Tibet is the oldest song on the album, and holds the flag for the ska genre. (Although the chorus changes into reggae). I wrote it in 2008 in response the political unrest in Tibet. It is an anthem for activism and protest. I am particularly proud of the offbeat synth I added, which really brings the track alive, and the lovely trumpet and sax harmonies which accompany the bridge.
Nyumbani is the Swahili song on the Super Feo Express. Nyumbani means “Home”. This song covers the theme of belonging and looking for home that many people feel in the globalised world.
Equinox: The quintessential Kiruu track, Equinox swaps between 3 genres and is sung in 3 languages (English, Swahili, and Spanish). It is a big, fun track, with a brassy boisterous intro leading through a swing/manouche style bridge into a more intimate, thoughtful chorus.
Grapes in Tupiza: This is only song on the album that might be seen as a “love song”. Although it is really just a “crush song”. It is a swing/folky number with a soaring trumpet solo and is loads of fun. This track was written in Valencia in 2013 when I was hanging with a number of jazz and swing musicians, in particular Gus Orihuela (the fabulous Bolivian violinist) with whom I collaborated in a band we called “Los Irregulares”.
Fading Pain: The most energetic track on the album. Fading Pain was written in 2008 while I was playing with a Dublin based band called ‘Caracoles’. It is a mesh of thumping rumba and swing and will get you off your feet and gyrating. It is about recovery and recuperation after illness.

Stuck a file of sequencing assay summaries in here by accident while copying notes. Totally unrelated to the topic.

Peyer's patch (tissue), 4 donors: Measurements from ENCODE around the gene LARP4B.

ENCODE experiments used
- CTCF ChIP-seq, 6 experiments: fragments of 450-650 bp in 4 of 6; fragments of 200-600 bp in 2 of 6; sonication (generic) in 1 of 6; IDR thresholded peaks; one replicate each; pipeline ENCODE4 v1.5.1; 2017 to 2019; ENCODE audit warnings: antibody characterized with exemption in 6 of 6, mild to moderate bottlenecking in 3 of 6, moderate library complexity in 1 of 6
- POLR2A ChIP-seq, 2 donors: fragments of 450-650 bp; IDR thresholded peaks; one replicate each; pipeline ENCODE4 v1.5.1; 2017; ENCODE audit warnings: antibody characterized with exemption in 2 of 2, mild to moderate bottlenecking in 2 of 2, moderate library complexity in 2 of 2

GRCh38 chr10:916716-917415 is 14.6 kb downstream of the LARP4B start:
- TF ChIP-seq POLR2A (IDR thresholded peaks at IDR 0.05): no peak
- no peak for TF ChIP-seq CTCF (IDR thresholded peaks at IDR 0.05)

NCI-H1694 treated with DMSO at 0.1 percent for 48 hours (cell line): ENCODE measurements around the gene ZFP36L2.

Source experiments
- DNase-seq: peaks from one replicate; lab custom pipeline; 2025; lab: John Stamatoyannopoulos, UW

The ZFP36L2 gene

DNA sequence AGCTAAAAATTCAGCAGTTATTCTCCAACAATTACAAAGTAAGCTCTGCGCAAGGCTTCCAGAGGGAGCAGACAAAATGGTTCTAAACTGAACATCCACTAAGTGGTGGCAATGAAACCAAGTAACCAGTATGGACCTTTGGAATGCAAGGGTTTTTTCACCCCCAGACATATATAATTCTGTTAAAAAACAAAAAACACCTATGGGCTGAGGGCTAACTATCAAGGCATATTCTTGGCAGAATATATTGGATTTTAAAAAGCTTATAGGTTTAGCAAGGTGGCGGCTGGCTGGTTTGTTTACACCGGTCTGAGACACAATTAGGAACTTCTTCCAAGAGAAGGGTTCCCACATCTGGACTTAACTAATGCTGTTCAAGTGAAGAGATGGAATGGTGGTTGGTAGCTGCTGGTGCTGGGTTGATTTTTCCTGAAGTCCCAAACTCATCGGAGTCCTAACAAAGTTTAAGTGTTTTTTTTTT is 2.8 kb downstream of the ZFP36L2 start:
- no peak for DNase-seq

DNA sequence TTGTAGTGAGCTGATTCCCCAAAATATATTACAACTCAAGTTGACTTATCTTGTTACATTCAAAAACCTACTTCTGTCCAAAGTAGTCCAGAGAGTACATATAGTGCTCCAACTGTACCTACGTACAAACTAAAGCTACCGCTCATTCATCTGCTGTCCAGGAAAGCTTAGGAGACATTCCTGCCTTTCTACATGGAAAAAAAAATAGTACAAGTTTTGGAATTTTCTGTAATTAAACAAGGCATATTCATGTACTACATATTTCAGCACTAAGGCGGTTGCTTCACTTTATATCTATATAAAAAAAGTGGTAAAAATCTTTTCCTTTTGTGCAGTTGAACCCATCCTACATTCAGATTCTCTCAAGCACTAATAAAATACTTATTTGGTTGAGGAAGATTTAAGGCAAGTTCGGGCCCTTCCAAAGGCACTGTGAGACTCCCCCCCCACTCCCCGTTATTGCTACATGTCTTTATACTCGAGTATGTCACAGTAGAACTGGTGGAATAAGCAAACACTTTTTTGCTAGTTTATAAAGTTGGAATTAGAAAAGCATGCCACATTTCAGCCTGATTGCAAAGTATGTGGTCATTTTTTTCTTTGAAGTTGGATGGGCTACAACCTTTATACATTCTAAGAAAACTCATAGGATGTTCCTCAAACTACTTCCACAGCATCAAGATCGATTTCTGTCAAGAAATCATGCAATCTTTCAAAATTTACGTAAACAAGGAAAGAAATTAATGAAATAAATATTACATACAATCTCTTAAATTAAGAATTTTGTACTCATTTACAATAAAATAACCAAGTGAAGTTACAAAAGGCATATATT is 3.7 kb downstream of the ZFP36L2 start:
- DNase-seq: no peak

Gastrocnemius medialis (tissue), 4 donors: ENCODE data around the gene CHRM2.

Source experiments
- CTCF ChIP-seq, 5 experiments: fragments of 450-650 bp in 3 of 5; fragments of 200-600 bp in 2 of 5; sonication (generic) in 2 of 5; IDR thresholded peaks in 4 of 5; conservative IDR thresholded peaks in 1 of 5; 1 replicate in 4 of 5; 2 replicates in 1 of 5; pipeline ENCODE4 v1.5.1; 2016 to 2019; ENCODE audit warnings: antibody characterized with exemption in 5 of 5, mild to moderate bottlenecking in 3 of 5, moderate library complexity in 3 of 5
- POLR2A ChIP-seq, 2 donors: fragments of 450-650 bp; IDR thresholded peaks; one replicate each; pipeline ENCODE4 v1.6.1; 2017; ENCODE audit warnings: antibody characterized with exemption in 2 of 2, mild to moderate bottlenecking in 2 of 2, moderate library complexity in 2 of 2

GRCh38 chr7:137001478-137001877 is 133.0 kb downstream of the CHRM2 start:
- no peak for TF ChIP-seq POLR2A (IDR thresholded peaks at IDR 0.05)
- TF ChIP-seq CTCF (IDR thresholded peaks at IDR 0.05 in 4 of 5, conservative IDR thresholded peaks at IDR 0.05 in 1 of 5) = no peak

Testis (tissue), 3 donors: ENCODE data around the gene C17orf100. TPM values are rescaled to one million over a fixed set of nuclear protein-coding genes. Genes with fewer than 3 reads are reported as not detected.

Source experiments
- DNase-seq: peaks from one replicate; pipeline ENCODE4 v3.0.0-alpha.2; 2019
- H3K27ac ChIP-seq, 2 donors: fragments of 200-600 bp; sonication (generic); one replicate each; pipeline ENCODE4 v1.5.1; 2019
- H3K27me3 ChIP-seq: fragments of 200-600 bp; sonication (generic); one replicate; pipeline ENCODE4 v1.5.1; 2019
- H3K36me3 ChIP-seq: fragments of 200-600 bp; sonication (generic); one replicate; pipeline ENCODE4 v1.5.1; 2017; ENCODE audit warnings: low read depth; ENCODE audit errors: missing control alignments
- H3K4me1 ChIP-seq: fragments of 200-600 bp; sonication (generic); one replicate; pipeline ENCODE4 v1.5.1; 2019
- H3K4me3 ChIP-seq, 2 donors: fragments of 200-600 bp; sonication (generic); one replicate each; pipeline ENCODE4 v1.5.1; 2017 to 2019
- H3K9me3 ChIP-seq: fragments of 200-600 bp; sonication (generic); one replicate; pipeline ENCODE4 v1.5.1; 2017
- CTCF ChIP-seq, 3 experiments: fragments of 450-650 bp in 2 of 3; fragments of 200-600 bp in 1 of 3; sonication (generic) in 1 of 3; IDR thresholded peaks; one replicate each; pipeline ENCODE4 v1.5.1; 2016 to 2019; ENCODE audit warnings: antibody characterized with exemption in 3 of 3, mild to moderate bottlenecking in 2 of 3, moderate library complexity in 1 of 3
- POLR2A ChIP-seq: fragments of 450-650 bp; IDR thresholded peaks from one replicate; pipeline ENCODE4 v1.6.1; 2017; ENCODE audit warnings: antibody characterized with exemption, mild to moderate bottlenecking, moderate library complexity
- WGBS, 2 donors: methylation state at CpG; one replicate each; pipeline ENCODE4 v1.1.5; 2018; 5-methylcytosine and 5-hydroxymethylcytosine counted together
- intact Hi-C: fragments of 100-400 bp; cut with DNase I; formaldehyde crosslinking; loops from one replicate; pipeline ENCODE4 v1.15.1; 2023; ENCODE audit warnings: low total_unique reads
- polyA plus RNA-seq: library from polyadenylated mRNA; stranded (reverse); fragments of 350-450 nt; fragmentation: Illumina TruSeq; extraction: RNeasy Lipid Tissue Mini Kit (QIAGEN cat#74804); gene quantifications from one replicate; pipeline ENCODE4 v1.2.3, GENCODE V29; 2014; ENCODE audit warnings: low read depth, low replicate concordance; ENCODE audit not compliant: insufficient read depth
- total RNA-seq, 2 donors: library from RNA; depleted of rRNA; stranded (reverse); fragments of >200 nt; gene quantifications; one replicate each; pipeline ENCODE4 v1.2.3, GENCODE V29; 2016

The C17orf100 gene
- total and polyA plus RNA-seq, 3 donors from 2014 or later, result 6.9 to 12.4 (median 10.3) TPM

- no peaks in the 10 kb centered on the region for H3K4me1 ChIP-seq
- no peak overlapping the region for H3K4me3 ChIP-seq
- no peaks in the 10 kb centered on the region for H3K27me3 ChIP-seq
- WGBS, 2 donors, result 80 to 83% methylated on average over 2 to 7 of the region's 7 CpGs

Éter is the only song sung only in Spanish. It is a slow rumba rhythm which also has a strong jazz influence in the chorus chord sequences. It explores the tricky theme of the myth of individualism and how interconnected and interdependent we are.
Dance: Sung in English & French & Spanish, ‘Dance’ was my shot at making a song that had a Cabaret-type feel. It has a waltz rhythm which is piano driven, and includes a wind section. It is, of course, all about the beautiful thing that is dancing.
Síocháinis an Irish word meaning “Peace”. This song features the Bodhrán, a traditional Irish instrument, and the Lambeg Drum from Northern Ireland. Musically, I attempted to make it sound like an Irish ‘reel’ of sorts. The theme of the song is peace and reconciliation and it was written in response to the “Centenary” celebrations in 2016.
Shivani is the slowest and most thoughtful track on Super Feo Express. It was written in 2013 after the Islamist group Al-Shabaab attacked a shopping centre in Nairobi and killed all non-Muslims in an attempt to polarise Kenyan society, where different tribes and religions attempt to live together in peace. Shivani was an unborn child whose pregnant mother was one of the victims. This song is a lament for her and other children who are killed in adult wars.
Can we see you play in Valencia again? I hope to do an album launch in Valencia in the future…
How did you find living in Valencia compared to Dublin?They are very different places. Valencia is probably my favourite city in the world. It is the perfect size, on the coast, and I also really like the different cultural hubs, and the fact that it isn’t all concentrated in the middle. Dublin is great, a lot bigger and spread out. It is very green, and while it takes a while to get around, it has a village type feel and everyone knows each other. It is more expensive than Valencia, but there seems to be better pay and more opportunities.
Interview by Owl